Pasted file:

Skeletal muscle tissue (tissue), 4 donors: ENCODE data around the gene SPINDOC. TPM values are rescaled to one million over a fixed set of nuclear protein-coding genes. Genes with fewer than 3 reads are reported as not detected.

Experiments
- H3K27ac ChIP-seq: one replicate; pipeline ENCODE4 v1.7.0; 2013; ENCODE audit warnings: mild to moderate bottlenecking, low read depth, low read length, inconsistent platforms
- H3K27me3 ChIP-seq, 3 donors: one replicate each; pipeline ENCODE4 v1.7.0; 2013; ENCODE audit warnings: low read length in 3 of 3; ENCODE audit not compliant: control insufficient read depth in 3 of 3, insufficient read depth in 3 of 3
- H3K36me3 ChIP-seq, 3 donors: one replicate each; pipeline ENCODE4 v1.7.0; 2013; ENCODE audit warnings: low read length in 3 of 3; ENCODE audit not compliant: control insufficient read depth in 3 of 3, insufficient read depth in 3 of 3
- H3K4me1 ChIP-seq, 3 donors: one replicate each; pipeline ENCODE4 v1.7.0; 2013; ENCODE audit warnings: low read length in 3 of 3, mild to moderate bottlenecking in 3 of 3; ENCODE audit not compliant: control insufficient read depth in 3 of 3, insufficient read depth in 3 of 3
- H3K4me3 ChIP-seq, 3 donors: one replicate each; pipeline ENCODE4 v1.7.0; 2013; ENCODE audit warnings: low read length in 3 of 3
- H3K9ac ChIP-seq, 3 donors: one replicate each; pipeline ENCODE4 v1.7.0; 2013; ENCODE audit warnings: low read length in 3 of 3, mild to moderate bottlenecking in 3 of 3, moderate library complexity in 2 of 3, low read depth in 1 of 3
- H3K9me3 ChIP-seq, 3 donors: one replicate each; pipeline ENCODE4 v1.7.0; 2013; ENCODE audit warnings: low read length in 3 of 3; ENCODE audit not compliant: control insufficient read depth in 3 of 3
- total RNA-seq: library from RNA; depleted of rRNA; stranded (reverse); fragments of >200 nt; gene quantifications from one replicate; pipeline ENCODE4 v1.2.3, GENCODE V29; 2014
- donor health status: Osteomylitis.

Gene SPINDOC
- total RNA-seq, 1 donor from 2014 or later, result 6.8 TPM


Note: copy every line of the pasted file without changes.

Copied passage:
Skeletal muscle tissue (tissue), 4 donors: ENCODE data around the gene SPINDOC. TPM values are rescaled to one million over a fixed set of nuclear protein-coding genes. Genes with fewer than 3 reads are reported as not detected.

Experiments
- H3K27ac ChIP-seq: one replicate; pipeline ENCODE4 v1.7.0; 2013; ENCODE audit warnings: mild to moderate bottlenecking, low read depth, low read length, inconsistent platforms
- H3K27me3 ChIP-seq, 3 donors: one replicate each; pipeline ENCODE4 v1.7.0; 2013; ENCODE audit warnings: low read length in 3 of 3; ENCODE audit not compliant: control insufficient read depth in 3 of 3, insufficient read depth in 3 of 3
- H3K36me3 ChIP-seq, 3 donors: one replicate each; pipeline ENCODE4 v1.7.0; 2013; ENCODE audit warnings: low read length in 3 of 3; ENCODE audit not compliant: control insufficient read depth in 3 of 3, insufficient read depth in 3 of 3
- H3K4me1 ChIP-seq, 3 donors: one replicate each; pipeline ENCODE4 v1.7.0; 2013; ENCODE audit warnings: low read length in 3 of 3, mild to moderate bottlenecking in 3 of 3; ENCODE audit not compliant: control insufficient read depth in 3 of 3, insufficient read depth in 3 of 3
- H3K4me3 ChIP-seq, 3 donors: one replicate each; pipeline ENCODE4 v1.7.0; 2013; ENCODE audit warnings: low read length in 3 of 3
- H3K9ac ChIP-seq, 3 donors: one replicate each; pipeline ENCODE4 v1.7.0; 2013; ENCODE audit warnings: low read length in 3 of 3, mild to moderate bottlenecking in 3 of 3, moderate library complexity in 2 of 3, low read depth in 1 of 3
- H3K9me3 ChIP-seq, 3 donors: one replicate each; pipeline ENCODE4 v1.7.0; 2013; ENCODE audit warnings: low read length in 3 of 3; ENCODE audit not compliant: control insufficient read depth in 3 of 3
- total RNA-seq: library from RNA; depleted of rRNA; stranded (reverse); fragments of >200 nt; gene quantifications from one replicate; pipeline ENCODE4 v1.2.3, GENCODE V29; 2014
- donor health status: Osteomylitis.

Gene SPINDOC
- total RNA-seq, 1 donor from 2014 or later, result 6.8 TPM